At WWDC 2015 Apple announced that it was letting the public test the upcoming new version of the Mac operating system - OS X El Capitain - as part of its new, free beta program.  Apple's OS X Beta Seed Program is now live, so here's how to sign up to download the beta version of the software.

The program will let you download and run beta versions of OS X 10.11, there will be multiple versions as Apple irons out the bugs and glitches. Those who register for the OS X Beta Seed Program can download the software, and begin giving feedback to Apple to help the company perfect the update before it's released to the public in the autumn.

To sign up to the program now just visit Apple's website here. If you have previously signed up just visit that page and log in to receive your download code, more on that below.

In 2014 there was an email included a redemption code for downloading the beta, this year it appears there is no email, you just need to log on tp Apple's website with your Apple ID.

Last year's programme was the first time Apple has ever opened a Beta Seed Program. The company did release a Public Beta of OS X in 2000, but those who wanted to download it had to pay $30 for the privilege.

Registered Apple Developers are able to download pre-release versions of most of Apple's software too, but it costs $99 per year to register as a developer.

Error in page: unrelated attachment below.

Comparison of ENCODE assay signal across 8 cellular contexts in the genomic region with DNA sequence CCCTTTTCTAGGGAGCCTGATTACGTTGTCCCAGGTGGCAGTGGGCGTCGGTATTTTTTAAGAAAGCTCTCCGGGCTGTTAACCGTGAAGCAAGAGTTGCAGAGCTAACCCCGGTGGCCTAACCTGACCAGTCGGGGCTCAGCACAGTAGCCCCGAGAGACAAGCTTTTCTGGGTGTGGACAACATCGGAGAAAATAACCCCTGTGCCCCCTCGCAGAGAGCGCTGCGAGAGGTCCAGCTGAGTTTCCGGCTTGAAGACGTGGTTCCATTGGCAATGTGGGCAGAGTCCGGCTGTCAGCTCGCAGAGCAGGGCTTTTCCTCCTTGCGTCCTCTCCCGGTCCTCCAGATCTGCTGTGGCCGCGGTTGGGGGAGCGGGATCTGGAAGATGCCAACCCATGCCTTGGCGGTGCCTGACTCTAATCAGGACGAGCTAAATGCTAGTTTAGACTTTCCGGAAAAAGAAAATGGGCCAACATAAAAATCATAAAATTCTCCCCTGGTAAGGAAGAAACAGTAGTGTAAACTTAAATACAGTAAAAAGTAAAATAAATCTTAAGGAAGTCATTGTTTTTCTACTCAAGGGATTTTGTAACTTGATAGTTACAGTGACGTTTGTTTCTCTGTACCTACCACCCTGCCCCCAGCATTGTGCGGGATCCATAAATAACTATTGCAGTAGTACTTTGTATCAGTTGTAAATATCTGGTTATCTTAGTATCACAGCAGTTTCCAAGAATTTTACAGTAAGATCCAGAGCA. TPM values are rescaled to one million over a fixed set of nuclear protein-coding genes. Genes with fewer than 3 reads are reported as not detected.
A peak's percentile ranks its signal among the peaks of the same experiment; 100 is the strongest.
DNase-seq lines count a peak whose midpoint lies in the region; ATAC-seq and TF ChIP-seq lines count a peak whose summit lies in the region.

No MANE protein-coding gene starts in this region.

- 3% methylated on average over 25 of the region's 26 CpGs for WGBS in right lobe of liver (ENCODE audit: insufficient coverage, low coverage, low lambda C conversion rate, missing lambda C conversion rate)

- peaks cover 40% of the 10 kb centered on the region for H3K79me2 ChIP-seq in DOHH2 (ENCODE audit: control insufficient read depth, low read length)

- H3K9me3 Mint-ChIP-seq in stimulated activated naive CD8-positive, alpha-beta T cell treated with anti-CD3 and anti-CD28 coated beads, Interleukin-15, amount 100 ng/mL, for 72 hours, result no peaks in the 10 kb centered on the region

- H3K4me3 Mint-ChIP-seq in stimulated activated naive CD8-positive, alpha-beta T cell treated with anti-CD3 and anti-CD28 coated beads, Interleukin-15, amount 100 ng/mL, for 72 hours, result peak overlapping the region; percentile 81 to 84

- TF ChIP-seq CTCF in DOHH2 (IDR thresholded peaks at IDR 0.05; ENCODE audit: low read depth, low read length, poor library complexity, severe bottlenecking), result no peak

You can read all about the new version of OS X here plus, Here are our top ten features coming in OS X El Capitan and How El Capitan compares to Yosemite

Also: Find out how to download and prepare for OS X El Capitan.

If you install El Capitan and then think you made a mistake, here's How to remove El Capitan and revert to Yosemite

The risks of Apple's OS X Beta Seed Program

It's worth noting that participating in Apple's OS X Beta Seed Program is not a light undertaking, so you should consider whether it's really right for you before downloading and installing the pre-release software. After all, being pre-release software, it's bound to have bugs and issues that could cause things to go spectacularly wrong with your Mac, which isn't helped by the fact that Apple is not obligated to provide any support for pre-release software.

If you only have one Mac, and you're intending to run the pre-release software on that machine, you might want to reconsider. Apple suggests that you should run the pre-release software on a dedicated Mac, not a Mac that you use for business or production purposes.

There's also the important matter of privacy. By agreeing to test the OS X beta software, you're essentially giving Apple permission to collect diagnostic, technical and usage data from you, unless you go through the process of opting out.

Last year the first beta version of OS X 10.10 Yosemite came with several known issues, including problems in Safari while trying to access Netflix content, iPhoto, Photo Stream and iCloud Photo Sharing problems, iCloud Drive issues and AirDrop issues, so beware.

See also: Safely install the Mac OS X beta by dual-booting and How to partiton your Mac

If you're still interested in signing up to the OS X Beta Seed Program, here's what you'll need to do.

If you install El Capitan and then think you made a mistake, here's How to remove El Capitan and revert to Yosemite

How to sign up to the OS X El Capitan Beta Seed Program

First, you'll need to go to the OS X Beta Seed Program website. From there, you can find out more about the program by clicking Learn More or FAQ.